The grant funding announced today will clean up lead and other health hazards in nearly 7,000 high-risk homes, train workers in lead safety methods, and increase public awareness about childhood lead poisoning. Lead is a known toxin that can impair children’s development and have effects lasting into adulthood.
“Protecting the health and well-being of children is a top priority for HUD. We know that housing conditions directly affect the health of its occupants,” said HUD Secretary Shaun Donovan. “These grants will help communities around the nation to protect families from lead exposure and other significant health and safety hazards.”
With these grant awards, HUD makes it clear that providing healthy and safe homes for families and children is a priority. It’s simple: you can’t be healthy if your home is sick. HUD is committed to protecting children from these hazards, as part of the Department’s effort to help make the nation’s housing healthy and sustainable. Along with lead hazard control work, HUD is awarding funds to promote and develop programs to identify and address multiple housing-related health hazards with lead hazard control intervention work.
Through its grant programs, HUD’s Office of Healthy Homes and Lead Hazard Control promotes local efforts to eliminate dangerous lead hazards from lower income homes; stimulates private sector investment in lead hazard control; and educates the public about the dangers of lead-based paint.
Lead Hazard Control Grant Programs
Even though lead-based paint was banned for residential use in 1978, HUD estimates that approximately 24 million homes still have significant lead-based paint hazards today. Lead-contaminated dust is the primary cause of lead exposure and can lead to a variety of health problems in young children, including reduced IQ, learning disabilities, developmental delays, reduced height, and impaired hearing. At higher levels, lead can damage a child's kidneys and central nervous system and cause anemia, coma, convulsions and even death.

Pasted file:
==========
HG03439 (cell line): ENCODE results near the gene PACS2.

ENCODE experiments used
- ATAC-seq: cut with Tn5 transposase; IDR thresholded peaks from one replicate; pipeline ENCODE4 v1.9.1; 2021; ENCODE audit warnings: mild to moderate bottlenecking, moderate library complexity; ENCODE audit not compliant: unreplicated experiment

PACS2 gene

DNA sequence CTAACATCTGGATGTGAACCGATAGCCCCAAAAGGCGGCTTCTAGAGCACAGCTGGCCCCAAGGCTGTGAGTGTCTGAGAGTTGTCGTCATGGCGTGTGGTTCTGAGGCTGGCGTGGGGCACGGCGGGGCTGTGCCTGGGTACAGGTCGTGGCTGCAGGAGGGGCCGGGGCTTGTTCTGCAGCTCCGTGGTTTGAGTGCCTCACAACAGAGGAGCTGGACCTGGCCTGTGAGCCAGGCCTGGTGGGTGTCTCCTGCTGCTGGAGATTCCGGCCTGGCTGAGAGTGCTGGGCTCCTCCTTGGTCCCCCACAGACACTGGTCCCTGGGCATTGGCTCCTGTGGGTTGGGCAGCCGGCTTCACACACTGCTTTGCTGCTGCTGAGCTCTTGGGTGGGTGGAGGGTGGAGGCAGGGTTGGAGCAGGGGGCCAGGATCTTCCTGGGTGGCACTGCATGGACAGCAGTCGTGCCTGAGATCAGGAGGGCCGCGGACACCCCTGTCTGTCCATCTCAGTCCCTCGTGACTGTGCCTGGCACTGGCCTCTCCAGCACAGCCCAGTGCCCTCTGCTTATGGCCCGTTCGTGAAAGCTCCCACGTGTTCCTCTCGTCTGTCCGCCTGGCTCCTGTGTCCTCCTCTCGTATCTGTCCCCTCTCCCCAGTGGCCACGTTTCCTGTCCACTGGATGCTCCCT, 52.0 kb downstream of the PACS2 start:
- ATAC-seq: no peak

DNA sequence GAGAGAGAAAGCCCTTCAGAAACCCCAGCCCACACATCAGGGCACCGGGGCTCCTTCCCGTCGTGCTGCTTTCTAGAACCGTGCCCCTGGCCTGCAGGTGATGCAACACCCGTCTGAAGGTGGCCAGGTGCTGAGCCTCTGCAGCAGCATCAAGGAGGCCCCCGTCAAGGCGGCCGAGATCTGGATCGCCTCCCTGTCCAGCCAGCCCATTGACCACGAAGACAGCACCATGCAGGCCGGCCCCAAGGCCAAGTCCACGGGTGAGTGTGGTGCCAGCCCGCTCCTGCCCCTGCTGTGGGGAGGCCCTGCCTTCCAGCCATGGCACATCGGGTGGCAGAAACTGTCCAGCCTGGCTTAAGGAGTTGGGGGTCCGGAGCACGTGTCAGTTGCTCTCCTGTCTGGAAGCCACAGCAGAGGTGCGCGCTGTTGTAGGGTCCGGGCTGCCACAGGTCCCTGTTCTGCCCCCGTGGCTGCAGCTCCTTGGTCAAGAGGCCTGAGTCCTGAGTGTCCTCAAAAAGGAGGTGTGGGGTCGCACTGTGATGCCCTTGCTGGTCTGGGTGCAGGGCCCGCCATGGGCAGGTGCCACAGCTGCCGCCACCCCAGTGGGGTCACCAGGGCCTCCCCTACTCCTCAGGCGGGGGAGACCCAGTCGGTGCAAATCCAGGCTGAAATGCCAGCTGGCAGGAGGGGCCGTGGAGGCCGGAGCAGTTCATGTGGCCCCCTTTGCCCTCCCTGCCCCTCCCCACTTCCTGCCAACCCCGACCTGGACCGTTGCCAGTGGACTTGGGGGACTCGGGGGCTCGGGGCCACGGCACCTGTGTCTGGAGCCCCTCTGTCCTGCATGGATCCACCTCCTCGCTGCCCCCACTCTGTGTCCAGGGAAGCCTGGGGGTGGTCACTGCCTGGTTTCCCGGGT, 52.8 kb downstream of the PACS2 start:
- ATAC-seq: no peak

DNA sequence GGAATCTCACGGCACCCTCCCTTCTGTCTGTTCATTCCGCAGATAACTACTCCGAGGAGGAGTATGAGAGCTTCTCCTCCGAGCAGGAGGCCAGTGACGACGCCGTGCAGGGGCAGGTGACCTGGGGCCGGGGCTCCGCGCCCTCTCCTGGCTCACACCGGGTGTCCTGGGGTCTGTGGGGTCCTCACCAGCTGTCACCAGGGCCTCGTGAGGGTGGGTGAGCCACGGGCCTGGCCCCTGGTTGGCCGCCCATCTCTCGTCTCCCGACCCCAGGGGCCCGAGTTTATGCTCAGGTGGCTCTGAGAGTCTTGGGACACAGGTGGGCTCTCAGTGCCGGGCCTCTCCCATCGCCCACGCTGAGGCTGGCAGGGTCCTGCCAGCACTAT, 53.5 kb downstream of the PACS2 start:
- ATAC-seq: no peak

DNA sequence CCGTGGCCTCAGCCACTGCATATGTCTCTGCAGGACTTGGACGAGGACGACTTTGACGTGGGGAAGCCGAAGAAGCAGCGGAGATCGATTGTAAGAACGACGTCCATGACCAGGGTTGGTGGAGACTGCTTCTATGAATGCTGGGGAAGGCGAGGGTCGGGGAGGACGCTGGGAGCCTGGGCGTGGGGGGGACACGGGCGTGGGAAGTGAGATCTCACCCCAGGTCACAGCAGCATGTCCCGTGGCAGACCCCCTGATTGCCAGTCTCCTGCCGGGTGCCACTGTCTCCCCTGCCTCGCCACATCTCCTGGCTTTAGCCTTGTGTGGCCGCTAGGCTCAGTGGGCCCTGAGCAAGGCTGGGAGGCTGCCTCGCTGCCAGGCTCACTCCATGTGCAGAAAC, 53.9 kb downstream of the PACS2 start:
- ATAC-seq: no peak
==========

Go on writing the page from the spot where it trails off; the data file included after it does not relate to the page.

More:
The funding announced today directs critical funds to cities, counties and states to eliminate dangerous lead paint hazards in thousands of privately-owned, low-income housing units. These funds are provided through HUD’s Lead-Based Paint Hazard Control and Lead Hazard Reduction Demonstration grant programs. To expand the reach of HUD’s Lead Hazard Control Program, more than $4 million of this funding will support new grantees. HUD is also providing nearly $2.3 million to help communities transform their lead hazard control programs to address multiple housing-related hazards.
The following is a state-by-state breakdown of the funding announced today:
City of Phoenix
City and County of San Francisco
City of Pomona
City of South Lake Tahoe
County of Alameda
City of Fresno
State of Connecticut
City of Waterbury
City of Wilmington
City of Chicago
Winnebago County Health Department
County of Peoria
County of Kane
Health and Hospital Corporation of Marion County
City of Davenport
City of Waterloo
Kentucky Department for Public Health
City of Boston
City of Lynn
Malden Redevelopment Authority-City of Malden
City of Lansing
County of Muskegon
St. Louis Community Development Administration
City of High Point
City of Columbus
City of Philadelphia
Redevelopment Authority of the City of Erie
City of Memphis
City of Austin
City of San Antonio
County of Harris
Houston Department of Health and Human Services
City of Burlington
City of Petersburg
City of Roanoke
City of Waukesha
HUD’s mission is to create strong, sustainable, inclusive communities and quality affordable homes for all. HUD is working to strengthen the housing market to bolster the economy and protect consumers; meet the need for quality affordable rental homes: utilize housing as a platform for improving quality of life; build inclusive and sustainable communities free from discrimination; and transform the way HUD does business. More information about HUD and its programs is available on the Internet at www.hud.govand http://espanol.hud.gov. You can also follow HUD on twitter @HUDgov, on facebook at www.facebook.com/HUD, or sign up for news alerts on HUD’s News Listserv.